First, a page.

Phase 2: QIDS-C scores decreased in both groups; CBT baseline, 12.2 [SD, 5.1]; 12 weeks, 8.1 [SD, 5.1]), sertraline baseline, 10.9 [SD, 4.9]; 12 weeks, 5.9 [SD, 4.5]. Depression scores at 12 weeks were lower in the sertraline than the CBT group (P =0.035). The proportion of patients with a decrease in QIDS-C score of at least 50% or a QIDS-C score less than 5 at 12 weeks was greater in the sertraline group; however estimates were imprecise and had wide CIs (≥50% decrease in score: 36% in the CBT and 43% in the sertraline group; rate ratio, 1.18 [CI, 0.75 to 1.87]. No changes in QIDS-C score were observed among the participants who declined treatment within or outside the study.

Secondary End Points

Phase 1: Between the engagement and the control group, no difference was found in the proportion of patients intending to start treatment for depression 2 weeks after the visit (81% vs. 81%; P = 0.96; estimated risk difference, 0.3% [CI, 11.2% to 11.8%]).

Phase 2: At 12 weeks, 5 of 9 patient reported outcome measures (BDI-II, Sheehan Disability Scale, energy/vitality subscale of Short Form-36, Satisfaction With Life Scale, and Pittsburgh Sleep Quality Index) were better for the sertraline than the CBT group.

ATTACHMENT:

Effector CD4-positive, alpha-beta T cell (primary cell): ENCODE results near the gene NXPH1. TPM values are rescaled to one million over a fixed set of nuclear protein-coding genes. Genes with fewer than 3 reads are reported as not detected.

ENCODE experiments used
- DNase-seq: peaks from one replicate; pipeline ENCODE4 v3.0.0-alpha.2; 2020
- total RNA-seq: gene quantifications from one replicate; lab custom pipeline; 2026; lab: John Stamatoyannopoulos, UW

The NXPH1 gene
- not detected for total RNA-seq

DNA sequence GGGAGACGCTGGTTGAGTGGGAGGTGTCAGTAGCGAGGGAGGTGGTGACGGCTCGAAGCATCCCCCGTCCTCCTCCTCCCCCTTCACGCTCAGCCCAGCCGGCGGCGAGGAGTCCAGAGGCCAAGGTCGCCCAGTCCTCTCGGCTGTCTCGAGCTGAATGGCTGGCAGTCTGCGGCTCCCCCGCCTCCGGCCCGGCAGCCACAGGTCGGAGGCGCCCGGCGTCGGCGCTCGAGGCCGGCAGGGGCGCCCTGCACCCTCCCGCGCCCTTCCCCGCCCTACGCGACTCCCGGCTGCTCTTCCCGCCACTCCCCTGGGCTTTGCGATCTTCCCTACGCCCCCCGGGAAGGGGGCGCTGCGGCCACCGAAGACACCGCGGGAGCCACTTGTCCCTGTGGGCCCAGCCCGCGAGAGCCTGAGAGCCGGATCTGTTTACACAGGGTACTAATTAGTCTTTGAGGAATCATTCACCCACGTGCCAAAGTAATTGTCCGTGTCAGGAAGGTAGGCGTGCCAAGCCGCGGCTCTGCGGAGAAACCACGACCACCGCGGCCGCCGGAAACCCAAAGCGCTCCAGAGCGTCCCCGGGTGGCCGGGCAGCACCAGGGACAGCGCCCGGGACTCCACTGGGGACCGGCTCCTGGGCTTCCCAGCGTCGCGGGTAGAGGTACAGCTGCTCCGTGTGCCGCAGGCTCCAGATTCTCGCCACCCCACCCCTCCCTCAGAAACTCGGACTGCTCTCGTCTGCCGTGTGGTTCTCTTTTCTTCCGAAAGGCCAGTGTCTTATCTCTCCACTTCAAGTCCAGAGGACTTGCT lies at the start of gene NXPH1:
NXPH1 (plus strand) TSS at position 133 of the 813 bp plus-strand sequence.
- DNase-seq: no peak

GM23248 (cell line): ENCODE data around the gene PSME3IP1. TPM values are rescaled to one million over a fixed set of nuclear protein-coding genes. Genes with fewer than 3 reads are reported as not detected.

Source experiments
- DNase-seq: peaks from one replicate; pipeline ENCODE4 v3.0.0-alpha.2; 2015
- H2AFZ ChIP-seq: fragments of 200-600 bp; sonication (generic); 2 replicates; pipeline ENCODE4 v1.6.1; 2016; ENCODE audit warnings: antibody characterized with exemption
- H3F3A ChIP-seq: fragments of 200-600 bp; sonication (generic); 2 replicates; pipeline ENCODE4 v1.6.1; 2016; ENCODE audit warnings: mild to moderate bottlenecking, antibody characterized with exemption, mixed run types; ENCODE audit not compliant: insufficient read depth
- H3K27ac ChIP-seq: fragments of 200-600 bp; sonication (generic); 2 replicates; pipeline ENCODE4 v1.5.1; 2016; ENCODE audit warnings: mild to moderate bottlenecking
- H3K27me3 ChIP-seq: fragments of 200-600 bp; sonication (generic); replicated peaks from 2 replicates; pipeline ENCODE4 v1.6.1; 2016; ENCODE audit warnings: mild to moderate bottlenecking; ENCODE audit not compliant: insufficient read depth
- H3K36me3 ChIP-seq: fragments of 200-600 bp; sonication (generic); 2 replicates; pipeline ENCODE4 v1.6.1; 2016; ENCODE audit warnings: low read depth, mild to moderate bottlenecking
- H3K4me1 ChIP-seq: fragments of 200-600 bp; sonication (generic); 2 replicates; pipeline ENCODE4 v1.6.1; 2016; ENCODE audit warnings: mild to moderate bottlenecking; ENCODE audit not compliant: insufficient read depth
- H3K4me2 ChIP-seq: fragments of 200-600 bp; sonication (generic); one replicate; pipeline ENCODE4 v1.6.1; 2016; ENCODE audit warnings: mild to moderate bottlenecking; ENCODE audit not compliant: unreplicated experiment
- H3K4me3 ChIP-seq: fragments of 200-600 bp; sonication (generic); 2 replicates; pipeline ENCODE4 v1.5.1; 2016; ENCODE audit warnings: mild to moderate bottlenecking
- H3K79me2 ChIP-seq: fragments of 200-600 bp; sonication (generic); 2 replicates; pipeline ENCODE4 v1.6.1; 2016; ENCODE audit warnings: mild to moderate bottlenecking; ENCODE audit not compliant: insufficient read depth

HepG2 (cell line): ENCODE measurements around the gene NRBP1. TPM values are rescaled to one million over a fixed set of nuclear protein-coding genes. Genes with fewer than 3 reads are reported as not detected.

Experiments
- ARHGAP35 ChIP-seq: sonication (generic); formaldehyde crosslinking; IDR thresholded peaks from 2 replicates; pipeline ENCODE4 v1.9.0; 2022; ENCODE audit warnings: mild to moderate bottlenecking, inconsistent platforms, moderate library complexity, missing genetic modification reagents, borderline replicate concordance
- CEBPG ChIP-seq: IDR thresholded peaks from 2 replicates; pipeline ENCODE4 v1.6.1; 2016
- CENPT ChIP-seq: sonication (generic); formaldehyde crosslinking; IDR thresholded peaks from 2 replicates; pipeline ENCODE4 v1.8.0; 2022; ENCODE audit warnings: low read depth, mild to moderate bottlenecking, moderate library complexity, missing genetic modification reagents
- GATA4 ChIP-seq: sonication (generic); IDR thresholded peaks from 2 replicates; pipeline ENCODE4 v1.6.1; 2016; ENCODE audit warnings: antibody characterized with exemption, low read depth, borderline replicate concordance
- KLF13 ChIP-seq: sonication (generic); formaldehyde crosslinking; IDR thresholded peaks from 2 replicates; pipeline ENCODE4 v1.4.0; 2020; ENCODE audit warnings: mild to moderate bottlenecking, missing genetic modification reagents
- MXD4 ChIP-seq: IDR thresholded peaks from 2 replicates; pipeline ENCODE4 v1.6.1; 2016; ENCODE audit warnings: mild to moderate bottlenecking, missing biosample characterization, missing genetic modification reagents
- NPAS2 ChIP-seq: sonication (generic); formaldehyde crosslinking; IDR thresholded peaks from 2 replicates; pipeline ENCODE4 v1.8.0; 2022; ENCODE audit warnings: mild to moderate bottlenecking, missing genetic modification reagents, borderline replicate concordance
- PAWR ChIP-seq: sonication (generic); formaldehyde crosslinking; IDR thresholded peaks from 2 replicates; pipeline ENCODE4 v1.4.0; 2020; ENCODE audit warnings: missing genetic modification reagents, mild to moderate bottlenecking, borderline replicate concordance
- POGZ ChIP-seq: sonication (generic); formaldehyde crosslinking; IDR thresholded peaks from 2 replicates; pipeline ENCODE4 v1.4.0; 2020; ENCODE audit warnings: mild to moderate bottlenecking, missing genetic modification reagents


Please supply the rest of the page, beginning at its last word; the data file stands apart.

Adverse Events:
Serious adverse events occurred in both groups: 13 events in 11 patients in the CBT group, 18 events in 14 patients in the sertraline group. “Non-serious” adverse events were more frequent in the sertraline (56 events in 25 patients) than the CBT (17 events in 12 patients) group.


The authors cite 3 key findings from this study:

  1. Engagement interview had no effect on patients’ acceptance of depression diagnosis or treatment

  2. Depressive symptoms and other patient-reported outcomes improved in both the sertraline and CBT groups; outcome scores were modestly better in the sertraline group

  3. Adverse events occurred more frequently in the sertraline group than the CBT group

Strengths of this study include a diverse patient population, high adherence to assigned intervention and close follow up period. Limitations include a lack of a “no treatment” control group,  the comparative effect of 2 treatments on secondary patient-reported outcomes was attenuated toward the null on multiple imputation and short follow up period.

In conclusion, recognition, diagnosis and treatment of depression in the dialysis population remains a clinical challenge.

Summary by Laura Slattery